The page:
On Monday, Sept. 21, days before Indigenous People’s Day and Domestic Violence Awareness Month, the House passed the Not Invisible Act and Savanna’s Act, sending the two bills addressing the Missing & Murdered Indigenous Women, Girls, and Two-Spirit people (MMIWG2S) crisis to the White House for Trump to sign into law.
Across the United States, over 5,700 Indigenous women were reported missing in 2016 alone, with only 116 of those cases logged into the Department of Justice’s (DOJ) missing persons database. This statistic is just the tip of the iceberg of the MMIWG2S crisis and most data collection is conducted only by Indigenous communities and organizations.
Introduced by Reps. Deb Haaland, Pueblo of Laguna (D-NM-1), and Sharice Davids, Ho-Chunk Nation of Wisconsin (D-KS-3), and Sen. Catherine Cortez Masto (D-NV), the Not Invisible Act would establish an advisory committee composed of lawmakers, law enforcement, tribal leaders, and survivors to monitor the MMIWG2S epidemic and make recommendations to the DOJ and Department of the Interior.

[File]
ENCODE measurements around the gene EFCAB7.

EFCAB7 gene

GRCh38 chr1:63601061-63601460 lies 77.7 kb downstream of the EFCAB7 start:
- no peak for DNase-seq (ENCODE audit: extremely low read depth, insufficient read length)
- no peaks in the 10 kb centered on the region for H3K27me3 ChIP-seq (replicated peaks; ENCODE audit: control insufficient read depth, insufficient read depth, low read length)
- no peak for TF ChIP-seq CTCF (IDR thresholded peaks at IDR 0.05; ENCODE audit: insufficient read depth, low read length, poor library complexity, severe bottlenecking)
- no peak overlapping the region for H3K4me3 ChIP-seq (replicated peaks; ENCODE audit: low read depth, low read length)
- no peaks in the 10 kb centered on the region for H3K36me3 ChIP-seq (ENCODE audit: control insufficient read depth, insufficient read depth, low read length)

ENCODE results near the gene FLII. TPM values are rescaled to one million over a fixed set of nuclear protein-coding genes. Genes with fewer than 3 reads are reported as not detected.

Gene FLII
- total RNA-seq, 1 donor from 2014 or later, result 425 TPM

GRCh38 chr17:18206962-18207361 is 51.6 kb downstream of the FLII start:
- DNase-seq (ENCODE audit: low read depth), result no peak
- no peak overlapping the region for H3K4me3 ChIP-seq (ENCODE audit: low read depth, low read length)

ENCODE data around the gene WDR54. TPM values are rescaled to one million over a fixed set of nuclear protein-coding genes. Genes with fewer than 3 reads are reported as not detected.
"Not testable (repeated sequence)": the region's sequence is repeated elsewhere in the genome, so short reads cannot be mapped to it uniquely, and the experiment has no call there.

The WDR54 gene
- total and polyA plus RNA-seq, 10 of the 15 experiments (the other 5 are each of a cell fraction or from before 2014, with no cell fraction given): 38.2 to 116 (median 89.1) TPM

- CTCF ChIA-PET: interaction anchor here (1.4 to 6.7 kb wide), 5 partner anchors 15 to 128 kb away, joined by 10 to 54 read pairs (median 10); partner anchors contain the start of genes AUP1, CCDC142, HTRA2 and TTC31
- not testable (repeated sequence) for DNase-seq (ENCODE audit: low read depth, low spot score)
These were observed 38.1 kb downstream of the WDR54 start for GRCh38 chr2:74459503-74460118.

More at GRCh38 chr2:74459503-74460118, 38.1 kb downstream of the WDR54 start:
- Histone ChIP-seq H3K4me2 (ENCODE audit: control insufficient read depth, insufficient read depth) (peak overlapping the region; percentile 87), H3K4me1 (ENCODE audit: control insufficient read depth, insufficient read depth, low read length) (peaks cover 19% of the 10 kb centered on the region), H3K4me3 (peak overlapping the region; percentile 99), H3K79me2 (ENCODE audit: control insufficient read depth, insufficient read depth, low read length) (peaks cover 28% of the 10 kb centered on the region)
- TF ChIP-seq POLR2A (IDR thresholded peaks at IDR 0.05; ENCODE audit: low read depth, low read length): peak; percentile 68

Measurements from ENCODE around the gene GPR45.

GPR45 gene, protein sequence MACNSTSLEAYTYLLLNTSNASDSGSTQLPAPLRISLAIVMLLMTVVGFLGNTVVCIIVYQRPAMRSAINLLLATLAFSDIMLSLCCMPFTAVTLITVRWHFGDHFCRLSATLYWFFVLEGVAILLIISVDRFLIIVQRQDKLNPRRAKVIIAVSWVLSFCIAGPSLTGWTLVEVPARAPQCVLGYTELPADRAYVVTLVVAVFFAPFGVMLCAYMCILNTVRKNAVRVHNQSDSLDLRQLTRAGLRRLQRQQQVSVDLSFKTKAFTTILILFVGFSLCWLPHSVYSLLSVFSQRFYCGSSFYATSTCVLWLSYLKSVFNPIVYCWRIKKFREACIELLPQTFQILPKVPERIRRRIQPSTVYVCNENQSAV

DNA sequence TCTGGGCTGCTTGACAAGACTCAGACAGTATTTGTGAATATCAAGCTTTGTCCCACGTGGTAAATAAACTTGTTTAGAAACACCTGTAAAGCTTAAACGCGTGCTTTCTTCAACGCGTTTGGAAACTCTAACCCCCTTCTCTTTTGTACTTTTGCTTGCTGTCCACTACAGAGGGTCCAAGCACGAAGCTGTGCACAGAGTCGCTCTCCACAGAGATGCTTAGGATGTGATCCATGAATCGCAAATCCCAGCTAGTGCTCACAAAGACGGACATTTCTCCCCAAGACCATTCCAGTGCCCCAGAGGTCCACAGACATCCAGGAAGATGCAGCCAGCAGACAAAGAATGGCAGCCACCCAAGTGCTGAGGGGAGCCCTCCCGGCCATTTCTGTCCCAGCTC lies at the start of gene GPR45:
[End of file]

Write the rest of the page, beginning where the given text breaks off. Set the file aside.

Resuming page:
Additionally, the committee would create best practices for law enforcement agencies investigating MMIWG2S cases. This community-based and social service-based approach will hopefully lead to better protections for Indigenous community members across the country.
Named after the late Savanna LaFontaine-Greywind, a Spirit Lake tribe member who was murdered in Fargo, North Dakota, Savanna’s Act would ensure documentation of statistics around murder and disappeared rates, provide resources to tribal governments to better investigate MMIWG2S cases, and support investigation coordination between tribal, state, and federal government law enforcement agencies.